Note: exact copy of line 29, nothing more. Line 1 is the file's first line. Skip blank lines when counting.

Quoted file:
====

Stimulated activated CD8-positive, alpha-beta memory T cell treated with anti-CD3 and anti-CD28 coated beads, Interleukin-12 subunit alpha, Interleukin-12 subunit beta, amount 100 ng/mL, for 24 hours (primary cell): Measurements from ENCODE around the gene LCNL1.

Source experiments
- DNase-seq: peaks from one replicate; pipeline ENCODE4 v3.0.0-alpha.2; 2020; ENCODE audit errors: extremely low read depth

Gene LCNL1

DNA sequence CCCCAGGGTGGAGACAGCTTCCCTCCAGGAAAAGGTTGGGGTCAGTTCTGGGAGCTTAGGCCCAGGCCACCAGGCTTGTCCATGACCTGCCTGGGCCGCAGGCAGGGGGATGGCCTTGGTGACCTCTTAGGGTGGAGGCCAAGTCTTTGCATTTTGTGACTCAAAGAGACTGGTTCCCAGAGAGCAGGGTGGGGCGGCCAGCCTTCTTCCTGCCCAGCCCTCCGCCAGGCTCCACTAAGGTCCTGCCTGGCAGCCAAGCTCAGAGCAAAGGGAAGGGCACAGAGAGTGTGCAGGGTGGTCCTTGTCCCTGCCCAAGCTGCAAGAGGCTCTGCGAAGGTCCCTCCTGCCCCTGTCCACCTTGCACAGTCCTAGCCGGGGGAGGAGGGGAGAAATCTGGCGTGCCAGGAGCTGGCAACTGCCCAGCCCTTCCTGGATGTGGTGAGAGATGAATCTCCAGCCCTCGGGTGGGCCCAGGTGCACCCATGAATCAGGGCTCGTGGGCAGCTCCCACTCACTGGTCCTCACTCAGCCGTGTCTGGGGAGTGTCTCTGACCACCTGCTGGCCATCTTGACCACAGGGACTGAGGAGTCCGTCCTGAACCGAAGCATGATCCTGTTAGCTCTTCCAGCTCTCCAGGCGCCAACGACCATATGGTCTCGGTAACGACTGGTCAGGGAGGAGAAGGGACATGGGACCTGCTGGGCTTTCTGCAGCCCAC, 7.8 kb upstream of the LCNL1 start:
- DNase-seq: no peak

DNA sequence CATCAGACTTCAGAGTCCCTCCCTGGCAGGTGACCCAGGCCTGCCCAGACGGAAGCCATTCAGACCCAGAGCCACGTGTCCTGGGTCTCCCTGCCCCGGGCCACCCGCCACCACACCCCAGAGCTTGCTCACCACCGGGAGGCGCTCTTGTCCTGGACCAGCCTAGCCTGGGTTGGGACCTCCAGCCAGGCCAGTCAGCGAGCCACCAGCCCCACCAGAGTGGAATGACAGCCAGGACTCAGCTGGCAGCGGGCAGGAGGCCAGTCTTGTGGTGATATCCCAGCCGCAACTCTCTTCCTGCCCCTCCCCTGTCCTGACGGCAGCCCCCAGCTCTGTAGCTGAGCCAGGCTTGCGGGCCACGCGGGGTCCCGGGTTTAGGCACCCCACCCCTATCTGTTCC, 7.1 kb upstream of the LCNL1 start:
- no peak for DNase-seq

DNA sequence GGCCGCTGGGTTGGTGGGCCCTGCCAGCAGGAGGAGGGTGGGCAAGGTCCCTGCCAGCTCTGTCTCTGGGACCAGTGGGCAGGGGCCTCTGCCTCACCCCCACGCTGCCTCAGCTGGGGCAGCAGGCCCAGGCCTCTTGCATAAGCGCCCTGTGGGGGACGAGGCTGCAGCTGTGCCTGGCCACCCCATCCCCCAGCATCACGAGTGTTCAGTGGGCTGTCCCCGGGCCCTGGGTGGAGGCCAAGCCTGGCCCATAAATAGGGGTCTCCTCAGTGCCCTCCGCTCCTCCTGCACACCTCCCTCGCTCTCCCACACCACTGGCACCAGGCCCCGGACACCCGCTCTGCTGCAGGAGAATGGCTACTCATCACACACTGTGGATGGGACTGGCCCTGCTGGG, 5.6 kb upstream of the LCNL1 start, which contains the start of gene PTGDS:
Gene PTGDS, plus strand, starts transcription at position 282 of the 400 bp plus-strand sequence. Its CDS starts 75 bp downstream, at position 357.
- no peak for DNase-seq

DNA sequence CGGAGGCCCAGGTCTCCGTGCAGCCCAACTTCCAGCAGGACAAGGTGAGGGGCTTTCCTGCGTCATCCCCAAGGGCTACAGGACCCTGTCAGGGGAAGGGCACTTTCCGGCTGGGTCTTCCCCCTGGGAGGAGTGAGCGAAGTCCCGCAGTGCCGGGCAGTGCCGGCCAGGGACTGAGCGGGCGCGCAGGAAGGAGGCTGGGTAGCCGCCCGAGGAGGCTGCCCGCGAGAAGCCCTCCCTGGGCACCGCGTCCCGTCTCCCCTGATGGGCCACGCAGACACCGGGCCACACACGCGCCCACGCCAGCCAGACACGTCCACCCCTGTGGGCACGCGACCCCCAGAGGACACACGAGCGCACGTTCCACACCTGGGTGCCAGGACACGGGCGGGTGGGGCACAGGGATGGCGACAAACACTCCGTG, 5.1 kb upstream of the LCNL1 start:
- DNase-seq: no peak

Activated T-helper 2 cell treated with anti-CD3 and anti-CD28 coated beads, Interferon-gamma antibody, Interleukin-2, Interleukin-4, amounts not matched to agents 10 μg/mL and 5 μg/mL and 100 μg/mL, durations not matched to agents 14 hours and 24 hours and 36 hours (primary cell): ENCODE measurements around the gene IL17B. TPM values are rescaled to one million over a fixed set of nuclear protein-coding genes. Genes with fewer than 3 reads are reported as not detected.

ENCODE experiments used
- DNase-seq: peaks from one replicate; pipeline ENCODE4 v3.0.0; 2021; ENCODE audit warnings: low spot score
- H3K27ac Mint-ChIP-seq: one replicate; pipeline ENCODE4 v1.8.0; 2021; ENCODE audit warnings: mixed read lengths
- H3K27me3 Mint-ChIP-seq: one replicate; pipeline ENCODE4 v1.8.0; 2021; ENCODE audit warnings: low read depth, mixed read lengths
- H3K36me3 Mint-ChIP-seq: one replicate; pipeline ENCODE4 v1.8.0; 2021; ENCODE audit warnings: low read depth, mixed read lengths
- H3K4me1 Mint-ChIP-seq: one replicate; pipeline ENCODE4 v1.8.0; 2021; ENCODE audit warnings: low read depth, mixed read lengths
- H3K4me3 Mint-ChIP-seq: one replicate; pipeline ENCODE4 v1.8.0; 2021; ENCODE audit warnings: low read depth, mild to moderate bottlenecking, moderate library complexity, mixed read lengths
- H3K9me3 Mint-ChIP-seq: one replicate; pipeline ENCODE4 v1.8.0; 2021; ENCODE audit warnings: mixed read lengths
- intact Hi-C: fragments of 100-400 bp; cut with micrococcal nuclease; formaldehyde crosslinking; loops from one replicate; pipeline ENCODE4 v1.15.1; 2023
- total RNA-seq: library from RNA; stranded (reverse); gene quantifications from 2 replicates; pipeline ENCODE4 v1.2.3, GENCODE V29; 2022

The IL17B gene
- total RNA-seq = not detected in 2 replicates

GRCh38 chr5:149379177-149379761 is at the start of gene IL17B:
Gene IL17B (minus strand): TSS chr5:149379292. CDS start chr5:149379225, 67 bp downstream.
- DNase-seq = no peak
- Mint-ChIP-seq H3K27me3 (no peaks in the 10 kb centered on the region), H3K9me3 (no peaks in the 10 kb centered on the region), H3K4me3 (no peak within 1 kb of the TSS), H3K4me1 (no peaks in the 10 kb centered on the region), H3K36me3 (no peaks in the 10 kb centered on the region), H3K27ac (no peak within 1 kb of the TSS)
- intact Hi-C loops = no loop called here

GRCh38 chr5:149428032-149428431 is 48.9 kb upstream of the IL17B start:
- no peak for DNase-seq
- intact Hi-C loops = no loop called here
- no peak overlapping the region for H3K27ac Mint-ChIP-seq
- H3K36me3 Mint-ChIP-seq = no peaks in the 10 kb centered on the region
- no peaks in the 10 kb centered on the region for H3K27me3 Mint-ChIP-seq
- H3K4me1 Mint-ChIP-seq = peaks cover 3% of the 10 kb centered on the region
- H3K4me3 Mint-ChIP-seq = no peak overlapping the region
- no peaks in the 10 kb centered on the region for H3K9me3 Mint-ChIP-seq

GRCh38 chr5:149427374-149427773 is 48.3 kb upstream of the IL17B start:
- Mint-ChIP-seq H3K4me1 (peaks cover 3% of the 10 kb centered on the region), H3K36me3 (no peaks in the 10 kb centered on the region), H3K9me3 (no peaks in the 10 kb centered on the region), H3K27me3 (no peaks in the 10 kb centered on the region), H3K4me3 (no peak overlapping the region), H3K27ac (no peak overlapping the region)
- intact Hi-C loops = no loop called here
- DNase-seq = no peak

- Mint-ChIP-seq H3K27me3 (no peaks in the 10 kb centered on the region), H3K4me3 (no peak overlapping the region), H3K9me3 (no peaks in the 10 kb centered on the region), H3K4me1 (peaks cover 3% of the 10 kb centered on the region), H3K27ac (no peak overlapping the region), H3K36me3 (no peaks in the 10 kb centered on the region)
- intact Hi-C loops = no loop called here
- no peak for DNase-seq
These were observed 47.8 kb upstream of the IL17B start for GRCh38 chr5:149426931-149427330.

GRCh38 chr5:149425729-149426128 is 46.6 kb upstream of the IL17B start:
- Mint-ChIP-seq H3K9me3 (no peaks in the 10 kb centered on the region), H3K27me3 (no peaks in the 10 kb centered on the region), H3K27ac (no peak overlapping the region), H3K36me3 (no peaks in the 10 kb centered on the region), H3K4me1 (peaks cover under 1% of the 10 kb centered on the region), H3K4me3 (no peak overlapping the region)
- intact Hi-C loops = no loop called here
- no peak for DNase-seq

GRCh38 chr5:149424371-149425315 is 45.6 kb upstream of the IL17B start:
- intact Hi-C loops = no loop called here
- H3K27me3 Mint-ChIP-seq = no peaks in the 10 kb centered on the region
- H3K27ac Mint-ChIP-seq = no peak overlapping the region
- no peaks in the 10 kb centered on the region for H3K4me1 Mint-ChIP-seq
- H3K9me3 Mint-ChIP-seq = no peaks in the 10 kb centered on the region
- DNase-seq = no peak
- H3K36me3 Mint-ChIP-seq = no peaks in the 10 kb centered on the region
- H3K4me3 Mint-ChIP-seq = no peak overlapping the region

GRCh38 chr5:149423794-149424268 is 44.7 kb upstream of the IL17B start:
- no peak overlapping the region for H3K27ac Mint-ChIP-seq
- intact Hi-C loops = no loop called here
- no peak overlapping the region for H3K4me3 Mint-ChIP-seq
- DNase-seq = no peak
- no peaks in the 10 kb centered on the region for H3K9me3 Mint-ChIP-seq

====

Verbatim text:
- DNase-seq = no peak